Wer war/ist The Halos ? - CDs, Vinyl LPs, DVD und mehr
If not for producer Morty Craft - the same guy whose Melba Records released The Willows' Church Bells May Ring (it's on our 1956 edition) - the world might have never heard The Halos. The Bronx quartet, consisting of Harold Johnson, formerly of The Crickets (he wrote their You're Mine) and The Mellows (he penned their Smoke From Your Cigarette), Al Cleveland (born March 11, 1930 in Pittsburgh), J.R. Bailey (born February 26, 1934 in South Carolina and formerly of The Cadillacs), and bass singer Arthur Crier (born April 1, 1935 in Manhattan and a veteran of The Chimes on Royal Roost and The Mellows on Celeste), sang behind Shirley & Lee during their later years on Craft's Warwick label and debuted on their own with a pounding L-O-V-E under the sobriquet of The Craftys, likely a reference to Craft.
Crier wrote the rollicking Coasters-influenced Nag, their first release as The Halos, for Craft's 7 Arts label. It made it to #25 pop in the summer of '61 with Copy Cat riding the flip. Bailey departed after that (he'd go on to co-write The Main Ingredient's 1972 gold platter Everybody Plays The Fool and did some recording himself), replaced by Phil Johnson. The Halos encored with the insistent Come On. They moved to Trans Atlas in '62 to cover Nathaniel Mayer & The Fabulous Twilights' Fortune label hit Village Of Love with a weird Mean Old World on the other side. Warwick issued a Halos album in 1962.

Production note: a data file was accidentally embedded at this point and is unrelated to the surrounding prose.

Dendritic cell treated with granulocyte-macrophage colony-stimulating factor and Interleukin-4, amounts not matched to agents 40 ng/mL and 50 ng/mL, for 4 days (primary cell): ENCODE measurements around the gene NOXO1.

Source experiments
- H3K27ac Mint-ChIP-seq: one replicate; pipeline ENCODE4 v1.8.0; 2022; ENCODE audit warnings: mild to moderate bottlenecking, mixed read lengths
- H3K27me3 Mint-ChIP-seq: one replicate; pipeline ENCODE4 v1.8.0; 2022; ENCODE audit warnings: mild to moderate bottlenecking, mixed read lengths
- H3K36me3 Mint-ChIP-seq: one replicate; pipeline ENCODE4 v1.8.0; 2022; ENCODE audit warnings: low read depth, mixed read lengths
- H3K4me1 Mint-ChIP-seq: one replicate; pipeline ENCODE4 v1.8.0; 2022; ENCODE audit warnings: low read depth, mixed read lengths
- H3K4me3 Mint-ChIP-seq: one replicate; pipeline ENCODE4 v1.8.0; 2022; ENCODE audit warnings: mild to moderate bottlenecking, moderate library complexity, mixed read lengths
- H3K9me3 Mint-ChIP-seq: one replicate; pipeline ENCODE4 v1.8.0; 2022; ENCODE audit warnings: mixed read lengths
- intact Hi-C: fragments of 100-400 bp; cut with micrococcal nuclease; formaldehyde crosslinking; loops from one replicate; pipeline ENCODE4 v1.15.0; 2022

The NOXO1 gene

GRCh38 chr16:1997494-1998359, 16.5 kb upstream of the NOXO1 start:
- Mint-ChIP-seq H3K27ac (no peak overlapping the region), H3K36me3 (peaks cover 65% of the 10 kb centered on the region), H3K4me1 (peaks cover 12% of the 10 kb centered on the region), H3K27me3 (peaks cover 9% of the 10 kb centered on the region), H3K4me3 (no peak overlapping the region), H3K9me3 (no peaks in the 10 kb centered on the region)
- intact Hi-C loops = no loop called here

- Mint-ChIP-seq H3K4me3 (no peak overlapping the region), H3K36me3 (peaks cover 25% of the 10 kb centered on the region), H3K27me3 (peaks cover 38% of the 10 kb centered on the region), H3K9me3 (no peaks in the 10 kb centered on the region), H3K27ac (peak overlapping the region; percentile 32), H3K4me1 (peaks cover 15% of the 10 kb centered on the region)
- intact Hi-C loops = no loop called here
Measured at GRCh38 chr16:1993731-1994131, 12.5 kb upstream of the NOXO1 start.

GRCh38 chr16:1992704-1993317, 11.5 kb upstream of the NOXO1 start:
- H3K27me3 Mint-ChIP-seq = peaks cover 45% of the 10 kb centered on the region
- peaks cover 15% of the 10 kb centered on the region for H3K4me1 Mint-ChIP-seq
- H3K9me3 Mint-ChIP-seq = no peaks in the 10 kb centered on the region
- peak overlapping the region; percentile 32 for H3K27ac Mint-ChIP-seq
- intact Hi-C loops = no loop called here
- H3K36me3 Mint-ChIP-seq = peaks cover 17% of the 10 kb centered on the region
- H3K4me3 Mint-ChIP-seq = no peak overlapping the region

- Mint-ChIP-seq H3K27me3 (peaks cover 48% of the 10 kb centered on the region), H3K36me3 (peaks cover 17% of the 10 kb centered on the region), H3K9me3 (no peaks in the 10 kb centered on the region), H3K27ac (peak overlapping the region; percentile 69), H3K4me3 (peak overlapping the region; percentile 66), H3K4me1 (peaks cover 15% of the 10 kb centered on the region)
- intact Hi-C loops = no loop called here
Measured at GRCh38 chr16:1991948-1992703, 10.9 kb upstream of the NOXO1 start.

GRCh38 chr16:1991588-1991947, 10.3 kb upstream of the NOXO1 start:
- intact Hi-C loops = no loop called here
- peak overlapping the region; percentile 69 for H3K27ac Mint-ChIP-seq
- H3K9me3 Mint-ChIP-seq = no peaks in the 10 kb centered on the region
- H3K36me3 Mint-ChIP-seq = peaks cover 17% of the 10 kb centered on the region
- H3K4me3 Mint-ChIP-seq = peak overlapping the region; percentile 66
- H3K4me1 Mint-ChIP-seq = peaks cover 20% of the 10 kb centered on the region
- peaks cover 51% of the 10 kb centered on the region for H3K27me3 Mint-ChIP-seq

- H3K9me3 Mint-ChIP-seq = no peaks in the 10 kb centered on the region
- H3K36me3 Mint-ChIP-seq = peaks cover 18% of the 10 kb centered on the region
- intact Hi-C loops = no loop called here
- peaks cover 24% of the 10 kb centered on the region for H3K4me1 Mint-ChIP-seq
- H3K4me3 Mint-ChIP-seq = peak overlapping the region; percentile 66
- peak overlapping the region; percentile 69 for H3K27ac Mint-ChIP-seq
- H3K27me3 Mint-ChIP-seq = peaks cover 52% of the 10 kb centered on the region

The Halos' studio activities as background vocalists outshone their own output. They backed Curtis Lee on his Phil Spector-produced Pretty Little Angel Eyes as well as another Spector-supervised gem, Gene Pitney's Every Breath I Take. They also harmonized behind Barry Mann on his smash Who Put The Bomp (In The Bomp, Bomp, Bomp); all three were mid-1961 hits. Cleveland found his way to Motown, co-writing The Miracles' '67 smash I Second That Emotion with Smokey Robinson. Bailey died in January of 1980 in New York; Cleveland passed away August 14, 1996 in Las Vegas, and Crier died July 22, 2004 in Warsaw, North Carolina.
Various Street Corner Symphonies 1961 Vol.13
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